U.S. Treasury’s David Malpass named World Bank president

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The executive board of the World Bank on Friday unanimously approved David Malpass as the bank’s 13th president.

The 63-year-old senior U.S. Treasury official will commence his five-year term as President of the World Bank on Tuesday, replacing former President Jim Yong Kim following his unexpected departure three years before the end of his term.

Malpass has been a critic of the World Bank and its sister organisation, the International Monetary Fund. He has deemed the global lending institutions’ lending practices “corrupt” and complained that China received too many loans at the expense of poorer countries with limited access to credit markets.

Malpass, who had joined Donald Trump’s presidential campaign as an economic adviser, was serving as Under Secretary of the Treasury for International Affairs for the United States. He represented the United States in international settings, including the G-7 and G-20 Deputy Finance Ministerial, World Bank-IMF Spring and Annual Meetings, and meetings of the Financial Stability Board, the Organisation for Economic Cooperation and Development, and the Overseas Private Investment Corporation.

U.S. President Donald Trump described Malpass as a “highly appreciated” and “brilliant” man. It can be “no better candidate” for World Bank leadership. Malpass himself announced in the White House that he wanted to work for “constructive reforms” on the multinational development bank. “I am very optimistic that we will be able to make a breakthrough for growth abroad,” he added. This will contribute to the “fight against extreme poverty” and create more economic opportunities in developing countries.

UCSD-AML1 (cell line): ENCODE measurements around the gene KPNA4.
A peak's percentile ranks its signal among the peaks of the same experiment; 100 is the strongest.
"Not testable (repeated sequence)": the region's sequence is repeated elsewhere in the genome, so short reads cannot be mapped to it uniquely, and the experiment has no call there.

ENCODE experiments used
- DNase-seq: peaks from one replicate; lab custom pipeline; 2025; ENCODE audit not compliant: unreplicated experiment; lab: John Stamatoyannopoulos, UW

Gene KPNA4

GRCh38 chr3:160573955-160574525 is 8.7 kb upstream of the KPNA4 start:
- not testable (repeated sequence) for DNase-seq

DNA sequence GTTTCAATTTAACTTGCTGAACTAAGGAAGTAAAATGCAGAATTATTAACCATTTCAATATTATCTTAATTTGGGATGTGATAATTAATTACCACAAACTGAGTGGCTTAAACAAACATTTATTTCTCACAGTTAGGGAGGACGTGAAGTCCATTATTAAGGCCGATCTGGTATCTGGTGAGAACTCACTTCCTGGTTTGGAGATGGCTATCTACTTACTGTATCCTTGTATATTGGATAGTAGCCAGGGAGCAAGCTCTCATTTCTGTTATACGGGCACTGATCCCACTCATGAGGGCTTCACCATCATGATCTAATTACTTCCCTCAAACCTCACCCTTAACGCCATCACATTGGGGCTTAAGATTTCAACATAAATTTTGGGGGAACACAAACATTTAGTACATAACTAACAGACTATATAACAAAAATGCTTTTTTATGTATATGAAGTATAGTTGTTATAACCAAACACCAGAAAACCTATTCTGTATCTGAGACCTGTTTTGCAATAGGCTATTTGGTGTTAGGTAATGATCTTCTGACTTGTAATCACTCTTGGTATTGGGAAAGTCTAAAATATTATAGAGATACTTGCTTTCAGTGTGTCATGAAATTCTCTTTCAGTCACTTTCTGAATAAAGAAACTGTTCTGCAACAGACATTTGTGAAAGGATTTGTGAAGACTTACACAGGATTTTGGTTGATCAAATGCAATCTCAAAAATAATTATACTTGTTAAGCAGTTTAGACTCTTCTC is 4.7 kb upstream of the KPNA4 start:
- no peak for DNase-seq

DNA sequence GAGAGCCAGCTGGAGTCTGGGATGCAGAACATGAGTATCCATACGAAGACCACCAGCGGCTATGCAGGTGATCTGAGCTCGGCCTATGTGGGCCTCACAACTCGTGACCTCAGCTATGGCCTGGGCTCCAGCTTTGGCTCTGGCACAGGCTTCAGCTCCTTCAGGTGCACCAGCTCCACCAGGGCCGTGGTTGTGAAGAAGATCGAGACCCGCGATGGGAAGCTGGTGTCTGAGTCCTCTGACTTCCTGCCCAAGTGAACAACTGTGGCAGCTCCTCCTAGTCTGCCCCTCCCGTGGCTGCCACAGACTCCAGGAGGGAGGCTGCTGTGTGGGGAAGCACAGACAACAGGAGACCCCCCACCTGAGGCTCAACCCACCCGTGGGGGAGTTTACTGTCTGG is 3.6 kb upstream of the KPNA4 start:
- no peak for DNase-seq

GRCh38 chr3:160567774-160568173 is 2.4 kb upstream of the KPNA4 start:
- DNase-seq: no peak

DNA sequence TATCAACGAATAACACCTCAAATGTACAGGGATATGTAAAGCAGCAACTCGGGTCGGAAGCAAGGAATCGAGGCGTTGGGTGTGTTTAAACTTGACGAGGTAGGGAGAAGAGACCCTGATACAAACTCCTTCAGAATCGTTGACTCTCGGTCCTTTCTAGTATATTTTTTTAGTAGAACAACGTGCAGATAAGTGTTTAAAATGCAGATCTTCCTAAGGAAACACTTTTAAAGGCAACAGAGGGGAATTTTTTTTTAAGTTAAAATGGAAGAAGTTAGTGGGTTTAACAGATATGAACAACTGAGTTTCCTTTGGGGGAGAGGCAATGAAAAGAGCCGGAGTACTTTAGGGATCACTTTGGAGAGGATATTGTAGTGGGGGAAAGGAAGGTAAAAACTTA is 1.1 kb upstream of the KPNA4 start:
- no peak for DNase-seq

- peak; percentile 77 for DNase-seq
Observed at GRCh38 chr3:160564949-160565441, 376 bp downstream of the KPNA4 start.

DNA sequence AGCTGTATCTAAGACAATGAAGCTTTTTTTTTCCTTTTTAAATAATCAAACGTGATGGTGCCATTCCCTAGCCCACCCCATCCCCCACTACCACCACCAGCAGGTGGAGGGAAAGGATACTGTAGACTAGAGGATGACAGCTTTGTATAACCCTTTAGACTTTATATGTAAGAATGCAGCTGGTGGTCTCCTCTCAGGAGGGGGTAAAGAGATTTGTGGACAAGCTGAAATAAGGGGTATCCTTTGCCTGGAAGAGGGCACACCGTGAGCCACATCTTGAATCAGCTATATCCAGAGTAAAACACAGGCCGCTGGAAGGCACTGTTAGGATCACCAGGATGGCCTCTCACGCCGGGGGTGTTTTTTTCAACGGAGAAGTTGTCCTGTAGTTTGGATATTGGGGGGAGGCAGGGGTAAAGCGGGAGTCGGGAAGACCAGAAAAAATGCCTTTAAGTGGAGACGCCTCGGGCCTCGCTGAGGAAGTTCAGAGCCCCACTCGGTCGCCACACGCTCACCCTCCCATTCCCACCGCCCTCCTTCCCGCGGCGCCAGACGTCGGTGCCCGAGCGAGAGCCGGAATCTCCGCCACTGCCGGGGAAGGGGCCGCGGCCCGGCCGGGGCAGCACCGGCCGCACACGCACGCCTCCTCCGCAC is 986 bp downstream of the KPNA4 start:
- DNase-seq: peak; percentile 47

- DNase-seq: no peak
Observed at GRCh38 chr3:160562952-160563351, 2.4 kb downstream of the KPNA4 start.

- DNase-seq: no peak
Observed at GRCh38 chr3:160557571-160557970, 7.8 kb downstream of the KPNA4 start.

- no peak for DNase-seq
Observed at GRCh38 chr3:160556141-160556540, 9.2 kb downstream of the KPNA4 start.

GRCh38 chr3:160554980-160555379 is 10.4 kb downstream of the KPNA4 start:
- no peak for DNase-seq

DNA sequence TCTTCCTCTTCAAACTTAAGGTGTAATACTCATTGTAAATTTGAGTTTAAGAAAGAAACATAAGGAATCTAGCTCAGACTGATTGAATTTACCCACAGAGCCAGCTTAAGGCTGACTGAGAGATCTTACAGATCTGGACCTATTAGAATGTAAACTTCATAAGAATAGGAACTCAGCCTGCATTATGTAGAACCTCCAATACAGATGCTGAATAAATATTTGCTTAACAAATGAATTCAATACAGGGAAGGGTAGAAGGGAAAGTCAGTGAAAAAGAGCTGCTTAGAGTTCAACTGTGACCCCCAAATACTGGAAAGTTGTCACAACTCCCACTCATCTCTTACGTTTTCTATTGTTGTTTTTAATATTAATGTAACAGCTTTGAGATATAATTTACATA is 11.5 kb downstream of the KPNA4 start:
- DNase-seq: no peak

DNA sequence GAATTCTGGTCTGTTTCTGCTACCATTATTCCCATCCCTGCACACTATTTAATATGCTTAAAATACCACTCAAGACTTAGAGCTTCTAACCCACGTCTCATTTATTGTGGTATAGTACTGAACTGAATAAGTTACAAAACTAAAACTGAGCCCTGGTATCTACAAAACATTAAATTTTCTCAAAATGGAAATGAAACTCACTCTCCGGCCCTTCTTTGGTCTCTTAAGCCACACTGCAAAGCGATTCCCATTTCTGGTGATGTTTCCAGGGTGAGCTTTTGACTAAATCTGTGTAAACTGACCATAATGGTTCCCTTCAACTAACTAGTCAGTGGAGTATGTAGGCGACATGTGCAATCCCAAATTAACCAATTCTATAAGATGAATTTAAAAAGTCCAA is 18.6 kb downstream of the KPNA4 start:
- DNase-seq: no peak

In his role as Under Secretary, Malpass played a crucial role in several major World Bank Group reforms and initiatives, including the recent capital increase for IBRD and IFC. He was also instrumental in advancing the Debt Transparency Initiative, adopted by the World Bank and IMF, to increase public disclosure of debt and thereby reduce the frequency and severity of debt crises.

Prior to this, Malpass was an international economist and founder of a macroeconomics research firm based in New York City. Earlier in his career, he served as the U.S. Deputy Assistant Secretary of the Treasury for Developing Nations and Deputy Assistant Secretary of State for Latin American Economic Affairs. In these roles, he focused on an array of economic, budget, and foreign policy issues, such as the United States’ involvement in multilateral institutions, including the World Bank.

Malpass has served on the boards of the Council of the Americas, Economic Club of New York, and the National Committee on US–China Relations. He earned his bachelor’s degree from Colorado College and his MBA from the University of Denver.  He undertook advanced graduate work in international economics at the School of Foreign Service at Georgetown University.

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